from the Ontario Association of Children’s Aid Societies

Every October Children’s Aid Societies across the province raise awareness about the role that adults and communities play in supporting vulnerable children, youth, and families. On Ontario Dress Purple Day, we partner with boards of education, schools, and child care to speak up for every child and youth’s right to safety and well-being in all spaces and to celebrate the community that cares for kids.

This year Ontario Dress Purple Day will take place on Thursday, October 24, 2019.
Ontario Dress Purple Day offers an important opportunity to raise awareness among elementary, middle, and high school students about their right to safety and well-being. To support this important goal, and in response to inquest recommendations, we have developed provincial classroom prevention resources to support teachers and education professionals to engage with their students in conversations about safety and well-being in all aspects of their lives and to help them identify their networks of support.

The classroom resources are evidence-based, primary prevention materials, empowering students to think and act in positive ways, appropriate for their age and stage of learning and development. The goal of the materials is to help all children and youth, regardless of the situation they are in, to acquire skills and attributes that lessen their vulnerability to harm. You can learn more about the research informing the Ontario Dress Purple classroom resources by reading these articles on Getting Help, Self-Esteem, and Physical Touch. Learn more about how neglect of basic needs can impact children and youth here.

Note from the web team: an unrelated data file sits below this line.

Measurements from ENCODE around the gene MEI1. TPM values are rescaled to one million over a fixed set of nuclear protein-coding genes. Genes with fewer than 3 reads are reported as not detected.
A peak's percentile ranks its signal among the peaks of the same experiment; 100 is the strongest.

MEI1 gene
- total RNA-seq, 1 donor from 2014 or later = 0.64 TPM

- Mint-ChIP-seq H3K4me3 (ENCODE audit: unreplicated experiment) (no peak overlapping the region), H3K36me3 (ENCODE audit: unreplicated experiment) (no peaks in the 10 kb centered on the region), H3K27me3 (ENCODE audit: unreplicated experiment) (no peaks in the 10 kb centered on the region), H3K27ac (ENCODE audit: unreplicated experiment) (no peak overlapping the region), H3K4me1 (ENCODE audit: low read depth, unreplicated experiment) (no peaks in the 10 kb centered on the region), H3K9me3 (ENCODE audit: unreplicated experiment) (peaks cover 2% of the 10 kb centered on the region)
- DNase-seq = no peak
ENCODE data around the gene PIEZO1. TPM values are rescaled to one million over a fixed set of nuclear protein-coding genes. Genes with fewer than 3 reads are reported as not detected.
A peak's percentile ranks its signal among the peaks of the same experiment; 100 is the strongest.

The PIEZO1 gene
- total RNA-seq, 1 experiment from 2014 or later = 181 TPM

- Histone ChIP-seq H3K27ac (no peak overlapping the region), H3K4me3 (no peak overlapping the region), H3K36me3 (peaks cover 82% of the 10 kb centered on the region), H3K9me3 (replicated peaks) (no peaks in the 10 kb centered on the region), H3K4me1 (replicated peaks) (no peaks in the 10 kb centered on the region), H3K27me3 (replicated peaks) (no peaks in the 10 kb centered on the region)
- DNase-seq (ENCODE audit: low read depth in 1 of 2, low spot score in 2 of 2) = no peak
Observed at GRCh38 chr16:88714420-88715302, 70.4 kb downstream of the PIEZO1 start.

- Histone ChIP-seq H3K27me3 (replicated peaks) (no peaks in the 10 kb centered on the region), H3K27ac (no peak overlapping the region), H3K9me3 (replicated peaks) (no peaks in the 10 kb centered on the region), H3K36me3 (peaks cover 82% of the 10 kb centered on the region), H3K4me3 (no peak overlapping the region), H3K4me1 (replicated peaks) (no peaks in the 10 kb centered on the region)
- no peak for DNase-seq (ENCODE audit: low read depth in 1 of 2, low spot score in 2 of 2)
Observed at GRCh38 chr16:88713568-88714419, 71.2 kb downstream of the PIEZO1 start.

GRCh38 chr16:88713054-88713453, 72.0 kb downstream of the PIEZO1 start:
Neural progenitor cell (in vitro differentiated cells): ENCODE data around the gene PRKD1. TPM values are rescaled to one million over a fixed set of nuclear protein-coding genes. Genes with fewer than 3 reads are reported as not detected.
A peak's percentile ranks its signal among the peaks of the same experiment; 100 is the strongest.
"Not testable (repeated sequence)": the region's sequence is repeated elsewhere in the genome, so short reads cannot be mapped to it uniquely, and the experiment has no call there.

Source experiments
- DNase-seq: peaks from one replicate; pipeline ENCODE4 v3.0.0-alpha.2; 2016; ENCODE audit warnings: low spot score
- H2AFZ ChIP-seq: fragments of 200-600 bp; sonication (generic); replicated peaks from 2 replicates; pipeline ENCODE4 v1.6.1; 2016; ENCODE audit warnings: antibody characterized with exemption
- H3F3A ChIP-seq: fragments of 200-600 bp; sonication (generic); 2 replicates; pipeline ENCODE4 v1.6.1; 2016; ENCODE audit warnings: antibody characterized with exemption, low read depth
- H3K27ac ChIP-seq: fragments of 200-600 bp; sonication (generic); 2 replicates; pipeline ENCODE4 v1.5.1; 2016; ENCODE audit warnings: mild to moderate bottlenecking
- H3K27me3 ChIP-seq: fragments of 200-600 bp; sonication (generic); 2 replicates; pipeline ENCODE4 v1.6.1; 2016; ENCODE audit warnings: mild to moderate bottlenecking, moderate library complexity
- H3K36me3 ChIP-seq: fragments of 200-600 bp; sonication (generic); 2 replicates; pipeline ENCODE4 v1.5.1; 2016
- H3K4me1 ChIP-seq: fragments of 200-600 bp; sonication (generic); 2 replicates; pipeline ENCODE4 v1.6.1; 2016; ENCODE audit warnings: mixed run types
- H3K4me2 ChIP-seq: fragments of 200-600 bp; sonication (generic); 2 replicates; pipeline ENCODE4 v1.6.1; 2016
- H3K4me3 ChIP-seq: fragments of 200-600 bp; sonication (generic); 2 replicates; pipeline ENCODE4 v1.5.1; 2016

John Joseph Kelso, an Irish immigrant to Canada in 1874 at the age of ten, is largely acknowledged to be the founder of child welfare in Ontario. “John Joseph Kelso did more than any other person in nineteenth-century Canada to improve the lives of poor and needy children. Perceptive and energetic, a persuasive speaker and convincing writer, he brought their experiences and requirements to the attention of a largely apathetic public.”

Learn about how Children’s Aid Societies support children and families where neglect is a concern here:


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